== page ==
Developers and managers work closely together and choose online courses that match where the industry is going. Someone will choose a course that helps them develop as software makers, and managers use their industry insights to advise and vet those courses. At the end of the day, Eugene says, it’s all about “enabling your manager to upskill their people, and also for the people to say ‘I want to do this.’”
Allocated study leave
MMI gives dedicated study leave to allow its team members to have time for online learning: “Being in IT where systems fail,” Eugene says, “there are sometimes emergencies that require working overtime. Then, dealing with family and personal life on top of that… studying is not a doable thing. We’ve seen people starting, but never finishing.”
For this policy in particular, a manager will review the length of the particular online course, and follow a set of formulae to calculate a fair number of days that can be allocated as study leave.
Aligned around design thinking practices, Dojo Days are an opportunity for developers to play, explore, and experiment in a free-form environment. This stimulates out-of-the-box thinking, and lets developers build without fear of failure.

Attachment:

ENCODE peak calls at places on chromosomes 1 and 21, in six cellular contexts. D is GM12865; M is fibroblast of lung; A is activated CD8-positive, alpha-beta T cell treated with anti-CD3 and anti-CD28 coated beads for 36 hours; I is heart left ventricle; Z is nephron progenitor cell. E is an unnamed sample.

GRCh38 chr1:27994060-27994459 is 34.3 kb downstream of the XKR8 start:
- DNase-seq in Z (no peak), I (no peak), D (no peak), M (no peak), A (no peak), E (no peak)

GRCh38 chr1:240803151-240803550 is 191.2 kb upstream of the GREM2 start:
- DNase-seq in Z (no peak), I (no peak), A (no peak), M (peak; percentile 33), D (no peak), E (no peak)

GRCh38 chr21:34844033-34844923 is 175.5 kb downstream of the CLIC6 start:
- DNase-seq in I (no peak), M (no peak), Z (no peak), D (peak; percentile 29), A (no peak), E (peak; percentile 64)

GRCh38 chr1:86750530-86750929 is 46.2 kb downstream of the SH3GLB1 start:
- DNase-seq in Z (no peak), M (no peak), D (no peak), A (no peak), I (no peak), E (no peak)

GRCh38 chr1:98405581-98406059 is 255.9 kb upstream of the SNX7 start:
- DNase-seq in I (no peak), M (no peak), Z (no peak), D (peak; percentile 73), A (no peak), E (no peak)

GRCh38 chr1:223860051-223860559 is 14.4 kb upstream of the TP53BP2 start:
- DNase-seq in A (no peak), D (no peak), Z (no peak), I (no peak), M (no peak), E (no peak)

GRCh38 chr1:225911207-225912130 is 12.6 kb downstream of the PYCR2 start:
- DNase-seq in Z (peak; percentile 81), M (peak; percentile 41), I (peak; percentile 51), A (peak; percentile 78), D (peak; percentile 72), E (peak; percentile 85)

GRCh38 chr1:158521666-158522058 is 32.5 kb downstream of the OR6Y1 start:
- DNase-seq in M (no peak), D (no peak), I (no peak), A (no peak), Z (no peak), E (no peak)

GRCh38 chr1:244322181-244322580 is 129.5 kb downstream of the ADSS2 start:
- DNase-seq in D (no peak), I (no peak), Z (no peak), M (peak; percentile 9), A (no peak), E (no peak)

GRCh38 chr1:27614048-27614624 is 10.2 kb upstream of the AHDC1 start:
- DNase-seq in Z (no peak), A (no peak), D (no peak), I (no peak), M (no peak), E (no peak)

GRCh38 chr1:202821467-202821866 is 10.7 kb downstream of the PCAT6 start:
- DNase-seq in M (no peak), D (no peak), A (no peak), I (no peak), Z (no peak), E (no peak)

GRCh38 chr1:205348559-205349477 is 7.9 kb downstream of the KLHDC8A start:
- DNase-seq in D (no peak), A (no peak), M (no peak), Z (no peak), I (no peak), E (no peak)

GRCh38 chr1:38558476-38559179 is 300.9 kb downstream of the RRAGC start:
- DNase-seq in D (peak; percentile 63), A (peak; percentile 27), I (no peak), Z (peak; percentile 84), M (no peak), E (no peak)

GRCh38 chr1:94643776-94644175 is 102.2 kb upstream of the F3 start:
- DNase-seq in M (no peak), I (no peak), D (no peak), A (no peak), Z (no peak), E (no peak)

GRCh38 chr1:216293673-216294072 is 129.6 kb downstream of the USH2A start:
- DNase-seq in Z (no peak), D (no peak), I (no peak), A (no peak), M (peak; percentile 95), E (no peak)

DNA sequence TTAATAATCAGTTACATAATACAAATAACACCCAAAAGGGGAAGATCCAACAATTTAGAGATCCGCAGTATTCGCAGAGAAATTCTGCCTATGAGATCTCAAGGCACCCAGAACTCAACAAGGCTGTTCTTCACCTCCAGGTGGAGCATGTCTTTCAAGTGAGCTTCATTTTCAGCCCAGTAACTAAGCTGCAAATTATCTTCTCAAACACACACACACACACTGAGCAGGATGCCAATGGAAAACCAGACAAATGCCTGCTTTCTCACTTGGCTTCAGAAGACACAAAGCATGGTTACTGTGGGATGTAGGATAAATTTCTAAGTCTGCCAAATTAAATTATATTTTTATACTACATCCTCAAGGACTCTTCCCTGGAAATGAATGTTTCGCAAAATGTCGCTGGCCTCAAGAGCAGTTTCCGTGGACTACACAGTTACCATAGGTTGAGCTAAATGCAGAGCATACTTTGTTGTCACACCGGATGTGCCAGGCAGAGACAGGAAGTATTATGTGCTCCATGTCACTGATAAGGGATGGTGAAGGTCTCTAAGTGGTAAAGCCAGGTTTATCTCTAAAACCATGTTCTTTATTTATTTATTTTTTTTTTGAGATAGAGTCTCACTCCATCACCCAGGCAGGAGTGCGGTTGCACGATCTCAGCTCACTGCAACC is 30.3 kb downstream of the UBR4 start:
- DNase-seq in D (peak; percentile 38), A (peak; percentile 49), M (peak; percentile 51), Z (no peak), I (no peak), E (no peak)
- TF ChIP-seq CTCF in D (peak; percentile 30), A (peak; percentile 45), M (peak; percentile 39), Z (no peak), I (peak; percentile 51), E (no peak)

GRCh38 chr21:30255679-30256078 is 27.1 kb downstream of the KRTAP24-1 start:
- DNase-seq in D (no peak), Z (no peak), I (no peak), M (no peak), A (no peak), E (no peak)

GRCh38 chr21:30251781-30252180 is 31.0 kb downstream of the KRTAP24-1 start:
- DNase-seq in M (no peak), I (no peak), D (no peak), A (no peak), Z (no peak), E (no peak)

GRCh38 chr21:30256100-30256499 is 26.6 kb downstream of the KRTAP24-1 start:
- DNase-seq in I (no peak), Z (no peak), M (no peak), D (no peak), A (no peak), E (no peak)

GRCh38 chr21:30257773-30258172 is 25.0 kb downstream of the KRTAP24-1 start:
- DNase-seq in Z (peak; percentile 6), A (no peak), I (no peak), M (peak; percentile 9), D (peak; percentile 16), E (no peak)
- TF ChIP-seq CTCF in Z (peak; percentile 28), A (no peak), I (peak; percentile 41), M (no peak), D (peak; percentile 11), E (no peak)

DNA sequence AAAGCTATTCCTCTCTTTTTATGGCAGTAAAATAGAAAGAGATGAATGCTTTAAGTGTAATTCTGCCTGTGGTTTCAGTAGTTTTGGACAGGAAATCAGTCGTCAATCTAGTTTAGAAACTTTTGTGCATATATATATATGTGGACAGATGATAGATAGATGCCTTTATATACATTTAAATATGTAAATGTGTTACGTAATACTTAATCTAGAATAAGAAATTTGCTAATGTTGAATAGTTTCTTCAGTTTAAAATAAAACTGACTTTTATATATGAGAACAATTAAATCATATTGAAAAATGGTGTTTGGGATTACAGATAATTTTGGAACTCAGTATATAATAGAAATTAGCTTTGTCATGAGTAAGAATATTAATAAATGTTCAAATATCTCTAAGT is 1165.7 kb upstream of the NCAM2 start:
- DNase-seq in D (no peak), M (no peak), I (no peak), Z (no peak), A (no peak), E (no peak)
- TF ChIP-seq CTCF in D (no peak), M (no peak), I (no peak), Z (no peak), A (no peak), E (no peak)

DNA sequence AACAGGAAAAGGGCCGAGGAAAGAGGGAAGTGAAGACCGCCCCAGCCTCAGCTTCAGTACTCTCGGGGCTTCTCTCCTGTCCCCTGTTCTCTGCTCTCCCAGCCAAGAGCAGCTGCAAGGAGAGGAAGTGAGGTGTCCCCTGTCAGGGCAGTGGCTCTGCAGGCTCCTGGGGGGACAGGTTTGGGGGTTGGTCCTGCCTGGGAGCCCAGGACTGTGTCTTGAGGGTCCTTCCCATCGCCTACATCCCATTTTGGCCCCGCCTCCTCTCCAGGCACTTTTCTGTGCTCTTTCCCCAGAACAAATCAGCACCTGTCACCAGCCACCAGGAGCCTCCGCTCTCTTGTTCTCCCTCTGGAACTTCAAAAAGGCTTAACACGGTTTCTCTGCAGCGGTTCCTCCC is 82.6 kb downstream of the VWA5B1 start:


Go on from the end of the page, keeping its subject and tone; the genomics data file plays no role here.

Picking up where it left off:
Hackathons are also a chance for this same kind of ‘play’, and Eugene even says that people from across the company are occasionally set up in a Shark Tank environment. In these cases, developers pitch what they’ve made to a panel, as if they were pitching their product to an investor.
In both, Eugene finds that not only are developers engaged in different roles, but are also given a deeper knowledge of the company as a whole: “You get your developers to work out of the norm, and that gives them a chance to upskill across the business.” In other words, rather than only developing horizontally, across languages or technologies, Eugene’s team is developed vertically, and is trained to adapt to potential changes in roles, responsibilities and positions.
Company tribes, squads, chapters, and guilds
In large companies, it’s sometimes hard to get around to everything, especially when future-proofing can’t be prioritised above revenue streams. But MMI has smaller subdivisions, comprised of different focus areas and focus groups, that allows them to cover a larger surface area than they otherwise would.
In simple terms, it looks a little like this: ‘tribes’ would be your departments, ‘teams’ would be the squads within those departments, ‘chapters’ would be your operations across teams (like DevOps, for example), and ‘guilds’ would be an interest group, or meetup group, into which you can opt-in and share hacks, resources, etc.